10. Kuhnau, J. The flavonoids: a class of semi essential food components: their role in human nutrition. World Rev. Nutr. Diet., 1976, 24, 117–191.PubMedGoogle Scholar
  11. Lane, P. J. L.; Ledbetter, J. A.; McConnell, F. N.; Draves, K.; Deans, J.; Schieven, G. L.; Clark, E. A. The role of tyrosine phosphorylation in signal transduction through surface Ig in human B cells: inhibition of tyrosine phosphorylation prevents intracellular calcium release. J. Immunol., 1991, 146, 715–722.PubMedGoogle Scholar
  12. Lee, T.-P.; Matteliano, M. L.; Middleton, E. Effect of quercetin on human polymorphonuclear leukocyte lysosomal enzyme release and phospholipid metabolism. Life Sci., 1982, 31, 2765.PubMedCrossRefGoogle Scholar
  13. Maalej, N.; Demrow, H. S.; Slane, P. R.; Folts, J. D. Antithrombotic effects of flavonoids in red wine. In Wine: Nutritional and Therapeutic Benefits; T. R. Watkins, ed.; American Chemical Society, Symposium Series; Washington, 1997; pp. 247–260.Google Scholar
  14. Maxwell, S. R. J. Wine Antioxidants and their Impact on Antioxidant Activity in vivo. In Wine: Nutritional and Therapeutic Benefits; T. R. Watkins, ed.; American Chemical Society, Symposium Series; Washington, 1997; pp. 150–165.Google Scholar
  15. Middleton, E. The Flavonoids as Potential Therapeutic Agents. In ImmunoPharmaceuticals; E. S. Kimball, Ed. CRC Press, Boca Raton, FL. 1996, pp.227–257.Google Scholar
  16. Middleton, E.; Drzewiecki, G. Flavonoid inhibition of human basophil histamine release stimulated by various agents. Biochem. Pharmacol, 1982, 31, 1449.PubMedCrossRefGoogle Scholar
  17. Middleton, E.; Drzewiecki, G.; Krishnarao, D. P. Quercetin: an inhibitor of antigen-induced human basophil histamine release. J. Immunol., 1981, 127, 546.PubMedGoogle Scholar
  18. Middleton, E.,Jr.; Kandaswami, C. The impact of plant flavonoids on mammalian biology: implications for immunity, inflammation, and cancer. In Advances in Flavonoid Research; J. B. Harborne, ed.; Chapman and Hall, London, 1993; pp. 619–652.Google Scholar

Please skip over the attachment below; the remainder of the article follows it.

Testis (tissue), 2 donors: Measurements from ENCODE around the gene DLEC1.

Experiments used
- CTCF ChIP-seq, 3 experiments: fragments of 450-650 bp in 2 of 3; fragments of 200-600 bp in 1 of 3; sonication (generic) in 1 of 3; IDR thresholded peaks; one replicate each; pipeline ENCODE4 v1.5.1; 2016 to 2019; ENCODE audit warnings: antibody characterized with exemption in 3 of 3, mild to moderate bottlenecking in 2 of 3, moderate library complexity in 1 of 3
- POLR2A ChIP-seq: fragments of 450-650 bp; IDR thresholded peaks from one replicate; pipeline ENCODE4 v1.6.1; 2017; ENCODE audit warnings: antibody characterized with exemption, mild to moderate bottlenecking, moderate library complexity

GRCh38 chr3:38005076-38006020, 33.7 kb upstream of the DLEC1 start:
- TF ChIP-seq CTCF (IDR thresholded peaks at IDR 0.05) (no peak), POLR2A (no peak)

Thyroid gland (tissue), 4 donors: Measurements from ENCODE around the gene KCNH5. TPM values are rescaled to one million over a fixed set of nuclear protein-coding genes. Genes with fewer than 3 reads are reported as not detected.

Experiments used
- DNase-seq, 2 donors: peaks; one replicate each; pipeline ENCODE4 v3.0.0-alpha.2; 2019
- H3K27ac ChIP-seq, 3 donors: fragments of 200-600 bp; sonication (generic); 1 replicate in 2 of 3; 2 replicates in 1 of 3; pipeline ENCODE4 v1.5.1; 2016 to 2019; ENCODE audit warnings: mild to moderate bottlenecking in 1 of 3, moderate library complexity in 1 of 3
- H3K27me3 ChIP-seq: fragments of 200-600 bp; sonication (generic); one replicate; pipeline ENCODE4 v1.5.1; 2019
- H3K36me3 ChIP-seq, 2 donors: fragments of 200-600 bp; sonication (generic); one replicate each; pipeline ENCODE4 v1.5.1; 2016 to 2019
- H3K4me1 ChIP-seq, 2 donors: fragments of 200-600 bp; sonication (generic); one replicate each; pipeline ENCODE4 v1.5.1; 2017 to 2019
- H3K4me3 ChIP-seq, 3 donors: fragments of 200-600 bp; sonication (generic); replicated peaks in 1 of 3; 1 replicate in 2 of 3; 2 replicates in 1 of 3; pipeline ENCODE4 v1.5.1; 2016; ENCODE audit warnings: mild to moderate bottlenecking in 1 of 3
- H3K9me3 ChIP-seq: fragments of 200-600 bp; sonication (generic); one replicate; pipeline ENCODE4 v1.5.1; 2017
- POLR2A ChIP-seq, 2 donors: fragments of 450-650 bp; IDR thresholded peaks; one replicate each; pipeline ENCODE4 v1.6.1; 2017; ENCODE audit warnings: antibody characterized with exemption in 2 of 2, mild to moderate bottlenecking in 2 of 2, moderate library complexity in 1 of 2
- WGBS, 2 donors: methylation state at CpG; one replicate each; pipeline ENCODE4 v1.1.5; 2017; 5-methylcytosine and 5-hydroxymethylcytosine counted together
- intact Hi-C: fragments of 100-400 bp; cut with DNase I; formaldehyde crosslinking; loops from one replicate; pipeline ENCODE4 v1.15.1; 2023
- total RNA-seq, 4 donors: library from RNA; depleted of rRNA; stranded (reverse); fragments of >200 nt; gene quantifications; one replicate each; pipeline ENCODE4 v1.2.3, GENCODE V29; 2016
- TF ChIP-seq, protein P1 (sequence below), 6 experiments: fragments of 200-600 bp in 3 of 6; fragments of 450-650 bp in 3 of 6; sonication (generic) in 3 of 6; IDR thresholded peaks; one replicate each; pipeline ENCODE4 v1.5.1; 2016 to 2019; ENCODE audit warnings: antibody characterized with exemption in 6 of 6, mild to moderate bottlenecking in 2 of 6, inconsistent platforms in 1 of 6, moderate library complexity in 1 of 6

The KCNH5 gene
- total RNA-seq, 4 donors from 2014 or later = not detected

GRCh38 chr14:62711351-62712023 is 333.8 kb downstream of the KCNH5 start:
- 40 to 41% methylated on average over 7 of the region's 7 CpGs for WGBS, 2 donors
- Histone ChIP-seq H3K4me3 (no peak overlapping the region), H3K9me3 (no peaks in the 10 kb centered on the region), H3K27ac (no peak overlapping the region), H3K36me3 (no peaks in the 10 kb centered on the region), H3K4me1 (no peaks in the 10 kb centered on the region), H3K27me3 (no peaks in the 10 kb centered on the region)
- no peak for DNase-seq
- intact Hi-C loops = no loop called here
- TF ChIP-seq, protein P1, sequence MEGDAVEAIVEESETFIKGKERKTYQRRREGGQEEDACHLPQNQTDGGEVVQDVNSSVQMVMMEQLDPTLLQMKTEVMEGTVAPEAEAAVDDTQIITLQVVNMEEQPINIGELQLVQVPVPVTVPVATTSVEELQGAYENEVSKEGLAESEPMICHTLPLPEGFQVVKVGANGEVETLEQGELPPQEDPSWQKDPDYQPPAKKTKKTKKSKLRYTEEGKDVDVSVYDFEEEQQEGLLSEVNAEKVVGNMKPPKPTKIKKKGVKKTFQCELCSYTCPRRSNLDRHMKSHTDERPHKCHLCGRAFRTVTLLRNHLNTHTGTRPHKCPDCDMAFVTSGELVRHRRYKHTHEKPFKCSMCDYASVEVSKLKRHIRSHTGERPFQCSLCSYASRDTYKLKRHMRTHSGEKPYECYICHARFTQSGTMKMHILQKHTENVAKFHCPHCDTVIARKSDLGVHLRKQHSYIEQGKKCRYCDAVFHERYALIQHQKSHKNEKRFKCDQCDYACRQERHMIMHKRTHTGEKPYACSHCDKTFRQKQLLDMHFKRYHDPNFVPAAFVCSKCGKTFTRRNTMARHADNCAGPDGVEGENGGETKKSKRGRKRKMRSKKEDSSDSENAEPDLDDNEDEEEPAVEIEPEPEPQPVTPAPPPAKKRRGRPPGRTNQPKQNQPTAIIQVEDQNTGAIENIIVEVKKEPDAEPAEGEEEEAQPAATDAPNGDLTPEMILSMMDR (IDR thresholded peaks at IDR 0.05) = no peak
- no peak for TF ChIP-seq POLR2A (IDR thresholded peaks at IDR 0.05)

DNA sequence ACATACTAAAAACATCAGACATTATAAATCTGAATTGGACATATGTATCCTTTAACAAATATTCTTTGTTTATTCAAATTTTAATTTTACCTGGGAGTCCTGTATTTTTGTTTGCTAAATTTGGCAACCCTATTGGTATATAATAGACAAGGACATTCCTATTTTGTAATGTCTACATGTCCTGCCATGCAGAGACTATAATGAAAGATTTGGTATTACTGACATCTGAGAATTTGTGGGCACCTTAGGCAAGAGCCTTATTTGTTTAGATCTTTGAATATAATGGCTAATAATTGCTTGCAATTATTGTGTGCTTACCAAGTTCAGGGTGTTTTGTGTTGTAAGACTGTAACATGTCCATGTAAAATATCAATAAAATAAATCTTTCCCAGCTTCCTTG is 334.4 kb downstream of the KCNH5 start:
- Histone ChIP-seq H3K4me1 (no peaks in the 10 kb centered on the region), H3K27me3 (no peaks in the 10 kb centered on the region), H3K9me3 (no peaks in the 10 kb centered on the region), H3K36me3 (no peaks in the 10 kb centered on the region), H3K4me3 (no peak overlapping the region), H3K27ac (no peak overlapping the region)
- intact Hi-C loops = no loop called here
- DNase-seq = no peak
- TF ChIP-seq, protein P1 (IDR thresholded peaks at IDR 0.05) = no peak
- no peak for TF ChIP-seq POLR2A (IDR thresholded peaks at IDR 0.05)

19. Middleton, E.,Jr.; Kandaswami, C. Free radical scavenging and antioxidant activity of plant flavonoids. Adv. Exp. Med. Biol., 1994, 366, 251–366.Google Scholar
  20. Mookerjee, B. K.; Lee, T.-P.; Lippes, H. A.; Middleton, E. Some effects of flavonoids on lymphocyte proliferative processes. J. Immunopharmacol., 1986, 8, 371.PubMedCrossRefGoogle Scholar
  21. Nishioka, H.; Imoto, M.; Sawa, T.; Hamada, M.; Naganawa, H.; Takeuchi, T.; Umezawa, K. Screening of phosphatidylinositol kinase inhibitors from streptomyces. Antibiot., 1989, 42, 823–825.CrossRefGoogle Scholar
  22. Schwartz, A.; Middleton, E. Comparison of the effects of quercetin with those of other flavonoids on the generation and effector function of cytotoxic T lymphocytes. Immunopharmacology 1984, 7, 115.PubMedCrossRefGoogle Scholar
  23. Sloan, R.; Boran-Rogotzky, R.; Ackerman, S. J.; Drzewiecki, G.; Middleton, E. The effect of plant flavanoids on eosinophil degranulation. J. Allergy Clin. Immunol., 1991, 87, 282 (abst.).CrossRefGoogle Scholar
  24. Spedding, G.; Ratty, A.; Middleton, E. Inhibition of reverse transcriptases by flavanoids. Antiviral Res., 1989, 12, 99.PubMedCrossRefGoogle Scholar
  25. Tauber, A. L; Fay, J. R.; Marietta, M. A. Flavonoid inhibition of human neutrophil NADPH-oxidase. Biochem. Pharmacol, 1984, 33, 1367–1369.PubMedCrossRefGoogle Scholar
  26. Verma, A. K.; Johnson, J. A.; Gould, M. N.; Tanner, M. A. Inhibition of 7,12-dimethylbenz[a]anthracene and N-nitroso methylurea-induced rat mammary cancer by dietary flavonol quercetin. Cancer Res., 1988, 48, 5754.PubMedGoogle Scholar
  27. Yamada, H.; Nagai, T.; Takemoto, N.; Endoh, H.; Kiyohara, H.; Kawamura, H.; Otsuka, Y. Plantagoside, a novel alpha-mannosidase inhibitor isolated from the seeds of Plantago asiatica, suppresses immune response. Biochem. Biophys Res. Comm., 1989, 165, 1292.PubMedCrossRefGoogle Scholar

Copyright information

© Springer Science+Business Media New York 1998

Authors and Affiliations

  • Elliott MiddletonJr.
    • 1
  1. 1.Chebeague Island Institute of Natural Product ResearchChebeague IslandUSA

Personalised recommendations